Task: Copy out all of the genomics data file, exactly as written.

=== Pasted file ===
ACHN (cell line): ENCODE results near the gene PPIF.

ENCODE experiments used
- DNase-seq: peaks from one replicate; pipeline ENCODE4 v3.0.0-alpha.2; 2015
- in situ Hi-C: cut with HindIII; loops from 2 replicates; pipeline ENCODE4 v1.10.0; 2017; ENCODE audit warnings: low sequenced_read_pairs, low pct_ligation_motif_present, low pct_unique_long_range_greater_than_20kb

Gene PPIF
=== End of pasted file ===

ACHN (cell line): ENCODE results near the gene PPIF.

ENCODE experiments used
- DNase-seq: peaks from one replicate; pipeline ENCODE4 v3.0.0-alpha.2; 2015
- in situ Hi-C: cut with HindIII; loops from 2 replicates; pipeline ENCODE4 v1.10.0; 2017; ENCODE audit warnings: low sequenced_read_pairs, low pct_ligation_motif_present, low pct_unique_long_range_greater_than_20kb

Gene PPIF